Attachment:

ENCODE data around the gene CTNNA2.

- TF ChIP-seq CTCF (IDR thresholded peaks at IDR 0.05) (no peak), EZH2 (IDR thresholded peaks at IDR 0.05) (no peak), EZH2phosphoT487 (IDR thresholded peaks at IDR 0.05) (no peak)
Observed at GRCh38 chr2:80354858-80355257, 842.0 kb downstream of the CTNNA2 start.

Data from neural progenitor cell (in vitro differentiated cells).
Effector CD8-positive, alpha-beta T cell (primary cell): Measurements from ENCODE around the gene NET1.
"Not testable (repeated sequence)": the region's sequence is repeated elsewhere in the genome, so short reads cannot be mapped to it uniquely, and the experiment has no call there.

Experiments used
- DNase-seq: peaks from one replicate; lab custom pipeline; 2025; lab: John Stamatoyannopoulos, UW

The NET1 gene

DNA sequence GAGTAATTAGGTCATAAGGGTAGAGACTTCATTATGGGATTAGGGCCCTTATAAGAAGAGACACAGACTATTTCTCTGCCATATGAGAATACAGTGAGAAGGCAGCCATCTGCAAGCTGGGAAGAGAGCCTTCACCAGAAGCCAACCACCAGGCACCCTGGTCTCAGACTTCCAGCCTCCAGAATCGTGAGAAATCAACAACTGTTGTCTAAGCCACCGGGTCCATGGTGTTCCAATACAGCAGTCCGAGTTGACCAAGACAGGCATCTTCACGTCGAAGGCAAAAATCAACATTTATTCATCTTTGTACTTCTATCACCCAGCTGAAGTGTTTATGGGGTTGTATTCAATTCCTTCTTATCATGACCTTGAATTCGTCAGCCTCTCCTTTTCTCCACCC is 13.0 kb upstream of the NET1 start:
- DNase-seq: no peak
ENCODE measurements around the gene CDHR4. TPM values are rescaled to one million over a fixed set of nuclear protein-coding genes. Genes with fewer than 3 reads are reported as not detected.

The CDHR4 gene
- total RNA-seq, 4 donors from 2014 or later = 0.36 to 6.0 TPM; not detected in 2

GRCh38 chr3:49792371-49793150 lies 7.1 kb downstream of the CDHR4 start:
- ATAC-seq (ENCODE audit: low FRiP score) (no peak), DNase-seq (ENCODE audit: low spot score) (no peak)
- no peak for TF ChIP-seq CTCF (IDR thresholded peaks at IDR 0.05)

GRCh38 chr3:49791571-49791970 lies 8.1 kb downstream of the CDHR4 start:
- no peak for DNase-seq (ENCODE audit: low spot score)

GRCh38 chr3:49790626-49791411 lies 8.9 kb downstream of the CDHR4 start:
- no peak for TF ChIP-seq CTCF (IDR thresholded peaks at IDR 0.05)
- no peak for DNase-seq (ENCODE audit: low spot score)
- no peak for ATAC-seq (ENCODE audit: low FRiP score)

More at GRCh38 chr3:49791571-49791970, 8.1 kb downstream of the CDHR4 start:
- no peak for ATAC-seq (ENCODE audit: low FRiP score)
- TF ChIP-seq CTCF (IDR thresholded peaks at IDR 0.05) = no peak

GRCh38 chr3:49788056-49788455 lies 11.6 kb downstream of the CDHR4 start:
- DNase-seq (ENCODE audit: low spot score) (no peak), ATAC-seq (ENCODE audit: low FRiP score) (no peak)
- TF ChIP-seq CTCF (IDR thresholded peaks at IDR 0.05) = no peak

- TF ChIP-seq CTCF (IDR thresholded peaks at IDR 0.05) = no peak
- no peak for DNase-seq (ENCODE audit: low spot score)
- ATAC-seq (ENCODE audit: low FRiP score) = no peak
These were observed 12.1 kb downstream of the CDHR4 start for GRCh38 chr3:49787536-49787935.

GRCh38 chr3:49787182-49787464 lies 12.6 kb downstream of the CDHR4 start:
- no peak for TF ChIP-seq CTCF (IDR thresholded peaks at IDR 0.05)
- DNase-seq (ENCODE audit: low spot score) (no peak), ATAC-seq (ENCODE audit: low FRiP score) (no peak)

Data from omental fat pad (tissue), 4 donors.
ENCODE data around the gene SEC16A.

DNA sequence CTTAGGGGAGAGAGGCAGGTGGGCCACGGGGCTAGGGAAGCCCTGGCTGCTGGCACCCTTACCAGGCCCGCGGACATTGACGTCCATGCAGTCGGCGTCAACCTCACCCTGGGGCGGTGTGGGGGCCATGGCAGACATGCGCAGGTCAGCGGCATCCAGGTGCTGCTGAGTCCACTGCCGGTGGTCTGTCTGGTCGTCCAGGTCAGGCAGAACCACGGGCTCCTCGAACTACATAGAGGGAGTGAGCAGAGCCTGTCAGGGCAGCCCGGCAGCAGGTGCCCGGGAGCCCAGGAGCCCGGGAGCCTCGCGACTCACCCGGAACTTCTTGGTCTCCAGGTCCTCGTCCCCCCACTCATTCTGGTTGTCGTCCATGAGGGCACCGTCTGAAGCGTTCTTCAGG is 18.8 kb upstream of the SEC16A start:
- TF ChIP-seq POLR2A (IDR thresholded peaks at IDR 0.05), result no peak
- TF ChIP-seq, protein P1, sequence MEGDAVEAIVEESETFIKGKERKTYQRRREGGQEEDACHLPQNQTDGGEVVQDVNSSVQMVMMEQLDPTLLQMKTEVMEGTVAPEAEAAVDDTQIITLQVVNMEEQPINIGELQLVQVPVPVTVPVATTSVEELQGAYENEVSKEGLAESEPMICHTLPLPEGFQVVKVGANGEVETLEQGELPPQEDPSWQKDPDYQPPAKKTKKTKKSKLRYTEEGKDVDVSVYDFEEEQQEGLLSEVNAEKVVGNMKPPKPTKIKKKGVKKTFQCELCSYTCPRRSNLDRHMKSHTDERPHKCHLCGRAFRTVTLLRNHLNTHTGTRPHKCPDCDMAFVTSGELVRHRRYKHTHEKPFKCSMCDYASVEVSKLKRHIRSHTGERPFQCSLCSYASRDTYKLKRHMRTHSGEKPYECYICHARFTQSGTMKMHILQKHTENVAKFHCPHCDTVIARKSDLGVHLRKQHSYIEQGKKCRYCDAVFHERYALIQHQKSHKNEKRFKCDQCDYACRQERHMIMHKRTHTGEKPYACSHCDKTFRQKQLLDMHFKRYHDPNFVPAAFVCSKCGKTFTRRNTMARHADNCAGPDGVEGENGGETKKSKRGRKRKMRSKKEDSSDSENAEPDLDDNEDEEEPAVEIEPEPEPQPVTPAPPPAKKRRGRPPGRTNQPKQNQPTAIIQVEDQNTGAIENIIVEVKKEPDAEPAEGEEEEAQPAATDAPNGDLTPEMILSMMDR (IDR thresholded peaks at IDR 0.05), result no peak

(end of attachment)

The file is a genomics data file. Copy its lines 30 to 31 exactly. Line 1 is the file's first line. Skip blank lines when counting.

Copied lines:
- TF ChIP-seq CTCF (IDR thresholded peaks at IDR 0.05) = no peak
- no peak for DNase-seq (ENCODE audit: low spot score)